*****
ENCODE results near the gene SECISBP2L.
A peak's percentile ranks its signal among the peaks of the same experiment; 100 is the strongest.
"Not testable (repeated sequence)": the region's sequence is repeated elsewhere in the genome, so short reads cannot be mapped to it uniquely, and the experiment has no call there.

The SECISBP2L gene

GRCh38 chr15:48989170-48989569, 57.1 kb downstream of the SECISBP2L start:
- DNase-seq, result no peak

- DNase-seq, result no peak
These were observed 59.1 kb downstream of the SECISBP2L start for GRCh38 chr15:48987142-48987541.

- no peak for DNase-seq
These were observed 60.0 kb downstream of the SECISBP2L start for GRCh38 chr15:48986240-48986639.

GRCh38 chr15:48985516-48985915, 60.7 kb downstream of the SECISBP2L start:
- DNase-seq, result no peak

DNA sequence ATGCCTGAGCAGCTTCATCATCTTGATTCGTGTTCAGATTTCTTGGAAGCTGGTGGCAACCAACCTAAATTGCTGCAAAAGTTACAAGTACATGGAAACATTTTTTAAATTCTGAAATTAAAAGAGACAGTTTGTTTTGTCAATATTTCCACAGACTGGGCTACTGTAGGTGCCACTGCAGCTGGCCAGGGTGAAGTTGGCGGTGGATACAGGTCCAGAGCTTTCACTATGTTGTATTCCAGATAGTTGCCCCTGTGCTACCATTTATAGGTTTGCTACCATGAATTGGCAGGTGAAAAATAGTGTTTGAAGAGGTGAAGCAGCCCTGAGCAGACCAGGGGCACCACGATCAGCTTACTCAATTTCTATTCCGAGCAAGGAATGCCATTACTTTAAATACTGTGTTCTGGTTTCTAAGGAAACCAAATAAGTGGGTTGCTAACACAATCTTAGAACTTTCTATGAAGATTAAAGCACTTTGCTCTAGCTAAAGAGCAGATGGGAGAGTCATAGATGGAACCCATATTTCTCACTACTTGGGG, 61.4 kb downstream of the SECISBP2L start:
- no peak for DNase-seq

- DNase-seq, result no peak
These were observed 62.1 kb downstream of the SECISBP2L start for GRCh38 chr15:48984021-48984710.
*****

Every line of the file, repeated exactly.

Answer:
ENCODE results near the gene SECISBP2L.
A peak's percentile ranks its signal among the peaks of the same experiment; 100 is the strongest.
"Not testable (repeated sequence)": the region's sequence is repeated elsewhere in the genome, so short reads cannot be mapped to it uniquely, and the experiment has no call there.

The SECISBP2L gene

GRCh38 chr15:48989170-48989569, 57.1 kb downstream of the SECISBP2L start:
- DNase-seq, result no peak

- DNase-seq, result no peak
These were observed 59.1 kb downstream of the SECISBP2L start for GRCh38 chr15:48987142-48987541.

- no peak for DNase-seq
These were observed 60.0 kb downstream of the SECISBP2L start for GRCh38 chr15:48986240-48986639.

GRCh38 chr15:48985516-48985915, 60.7 kb downstream of the SECISBP2L start:
- DNase-seq, result no peak

DNA sequence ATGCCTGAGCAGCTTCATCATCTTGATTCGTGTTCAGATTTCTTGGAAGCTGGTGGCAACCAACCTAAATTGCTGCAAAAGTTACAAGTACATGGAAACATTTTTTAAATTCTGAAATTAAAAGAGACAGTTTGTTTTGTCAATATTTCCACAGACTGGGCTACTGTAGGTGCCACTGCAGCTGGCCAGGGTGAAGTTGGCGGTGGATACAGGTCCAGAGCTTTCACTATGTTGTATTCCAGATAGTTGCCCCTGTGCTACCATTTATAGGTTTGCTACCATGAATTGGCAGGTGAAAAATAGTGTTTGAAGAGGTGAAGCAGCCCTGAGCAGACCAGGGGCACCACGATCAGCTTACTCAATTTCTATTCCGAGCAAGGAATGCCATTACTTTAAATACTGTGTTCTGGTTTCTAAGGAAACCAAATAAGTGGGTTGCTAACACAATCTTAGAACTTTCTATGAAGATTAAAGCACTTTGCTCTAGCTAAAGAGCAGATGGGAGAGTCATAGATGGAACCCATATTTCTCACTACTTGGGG, 61.4 kb downstream of the SECISBP2L start:
- no peak for DNase-seq

- DNase-seq, result no peak
These were observed 62.1 kb downstream of the SECISBP2L start for GRCh38 chr15:48984021-48984710.